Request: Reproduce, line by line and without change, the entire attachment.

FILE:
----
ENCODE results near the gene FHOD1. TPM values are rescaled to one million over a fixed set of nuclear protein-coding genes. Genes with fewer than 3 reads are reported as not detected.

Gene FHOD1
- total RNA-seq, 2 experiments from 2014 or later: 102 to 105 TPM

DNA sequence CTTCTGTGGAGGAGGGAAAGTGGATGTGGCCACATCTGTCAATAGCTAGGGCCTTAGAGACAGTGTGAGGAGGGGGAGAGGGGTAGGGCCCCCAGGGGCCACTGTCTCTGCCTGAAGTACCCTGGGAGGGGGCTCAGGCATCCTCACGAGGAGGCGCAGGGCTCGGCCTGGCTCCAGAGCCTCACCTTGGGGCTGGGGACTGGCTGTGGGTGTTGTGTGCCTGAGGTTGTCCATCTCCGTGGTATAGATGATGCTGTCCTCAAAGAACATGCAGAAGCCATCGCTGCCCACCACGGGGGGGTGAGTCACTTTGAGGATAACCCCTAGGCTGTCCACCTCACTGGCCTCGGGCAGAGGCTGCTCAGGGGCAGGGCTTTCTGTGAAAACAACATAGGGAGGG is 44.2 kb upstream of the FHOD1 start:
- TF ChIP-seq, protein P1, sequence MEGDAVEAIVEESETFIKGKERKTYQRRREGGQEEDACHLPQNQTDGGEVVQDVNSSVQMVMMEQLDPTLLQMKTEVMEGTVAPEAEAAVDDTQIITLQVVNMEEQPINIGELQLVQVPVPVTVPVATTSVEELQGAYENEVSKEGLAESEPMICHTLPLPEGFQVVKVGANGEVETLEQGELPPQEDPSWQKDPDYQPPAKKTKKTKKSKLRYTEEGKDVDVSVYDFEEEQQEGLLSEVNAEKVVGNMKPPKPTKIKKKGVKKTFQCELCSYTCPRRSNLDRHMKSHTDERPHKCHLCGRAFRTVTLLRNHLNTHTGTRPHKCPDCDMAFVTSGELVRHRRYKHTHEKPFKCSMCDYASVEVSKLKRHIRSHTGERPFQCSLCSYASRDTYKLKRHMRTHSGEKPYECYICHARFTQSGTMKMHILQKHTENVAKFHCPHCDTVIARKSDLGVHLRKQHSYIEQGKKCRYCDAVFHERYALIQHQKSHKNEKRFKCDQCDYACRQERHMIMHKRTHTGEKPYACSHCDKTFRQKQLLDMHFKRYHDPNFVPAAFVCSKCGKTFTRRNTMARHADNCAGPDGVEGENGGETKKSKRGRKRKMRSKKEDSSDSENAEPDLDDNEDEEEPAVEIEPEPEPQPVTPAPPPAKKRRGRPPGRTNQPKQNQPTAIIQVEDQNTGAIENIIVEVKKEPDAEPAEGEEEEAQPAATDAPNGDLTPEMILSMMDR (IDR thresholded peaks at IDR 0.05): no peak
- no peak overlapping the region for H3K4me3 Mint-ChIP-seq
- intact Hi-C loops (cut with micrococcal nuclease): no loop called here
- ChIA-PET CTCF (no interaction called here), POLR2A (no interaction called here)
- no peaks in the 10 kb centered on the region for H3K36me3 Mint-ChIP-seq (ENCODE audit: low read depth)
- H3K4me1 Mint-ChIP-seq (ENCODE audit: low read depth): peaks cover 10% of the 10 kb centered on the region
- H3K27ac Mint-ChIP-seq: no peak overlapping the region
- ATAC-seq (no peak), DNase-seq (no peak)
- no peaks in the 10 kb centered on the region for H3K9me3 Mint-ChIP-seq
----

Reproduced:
ENCODE results near the gene FHOD1. TPM values are rescaled to one million over a fixed set of nuclear protein-coding genes. Genes with fewer than 3 reads are reported as not detected.

Gene FHOD1
- total RNA-seq, 2 experiments from 2014 or later: 102 to 105 TPM

DNA sequence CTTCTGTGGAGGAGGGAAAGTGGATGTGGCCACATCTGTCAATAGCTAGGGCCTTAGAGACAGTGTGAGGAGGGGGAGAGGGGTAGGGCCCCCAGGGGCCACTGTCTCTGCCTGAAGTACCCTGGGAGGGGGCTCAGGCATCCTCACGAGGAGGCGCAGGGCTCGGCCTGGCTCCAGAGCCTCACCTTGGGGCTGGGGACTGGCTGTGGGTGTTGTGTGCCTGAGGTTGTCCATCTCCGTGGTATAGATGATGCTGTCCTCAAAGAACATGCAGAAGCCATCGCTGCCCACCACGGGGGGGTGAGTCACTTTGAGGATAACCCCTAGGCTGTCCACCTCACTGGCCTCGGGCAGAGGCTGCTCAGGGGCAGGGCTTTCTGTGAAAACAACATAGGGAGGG is 44.2 kb upstream of the FHOD1 start:
- TF ChIP-seq, protein P1, sequence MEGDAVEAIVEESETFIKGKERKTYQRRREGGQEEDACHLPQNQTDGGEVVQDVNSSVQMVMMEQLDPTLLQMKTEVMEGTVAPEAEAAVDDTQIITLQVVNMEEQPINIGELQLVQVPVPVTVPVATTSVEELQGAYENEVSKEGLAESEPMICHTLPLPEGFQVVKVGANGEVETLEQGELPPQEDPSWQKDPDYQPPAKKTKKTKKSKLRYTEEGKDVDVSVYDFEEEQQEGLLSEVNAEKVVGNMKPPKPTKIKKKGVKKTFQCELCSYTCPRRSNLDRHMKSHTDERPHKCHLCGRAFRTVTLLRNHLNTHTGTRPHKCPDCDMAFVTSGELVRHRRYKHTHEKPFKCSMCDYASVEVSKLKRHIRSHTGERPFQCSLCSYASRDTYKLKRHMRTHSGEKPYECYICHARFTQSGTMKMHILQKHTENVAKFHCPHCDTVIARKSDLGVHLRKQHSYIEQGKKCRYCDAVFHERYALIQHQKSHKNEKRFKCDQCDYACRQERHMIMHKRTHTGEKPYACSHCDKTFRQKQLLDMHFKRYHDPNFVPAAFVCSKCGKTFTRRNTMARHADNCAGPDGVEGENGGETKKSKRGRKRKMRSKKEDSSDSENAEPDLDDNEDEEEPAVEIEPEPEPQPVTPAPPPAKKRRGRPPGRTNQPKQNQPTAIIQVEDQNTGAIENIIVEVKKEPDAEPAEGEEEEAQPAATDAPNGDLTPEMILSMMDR (IDR thresholded peaks at IDR 0.05): no peak
- no peak overlapping the region for H3K4me3 Mint-ChIP-seq
- intact Hi-C loops (cut with micrococcal nuclease): no loop called here
- ChIA-PET CTCF (no interaction called here), POLR2A (no interaction called here)
- no peaks in the 10 kb centered on the region for H3K36me3 Mint-ChIP-seq (ENCODE audit: low read depth)
- H3K4me1 Mint-ChIP-seq (ENCODE audit: low read depth): peaks cover 10% of the 10 kb centered on the region
- H3K27ac Mint-ChIP-seq: no peak overlapping the region
- ATAC-seq (no peak), DNase-seq (no peak)
- no peaks in the 10 kb centered on the region for H3K9me3 Mint-ChIP-seq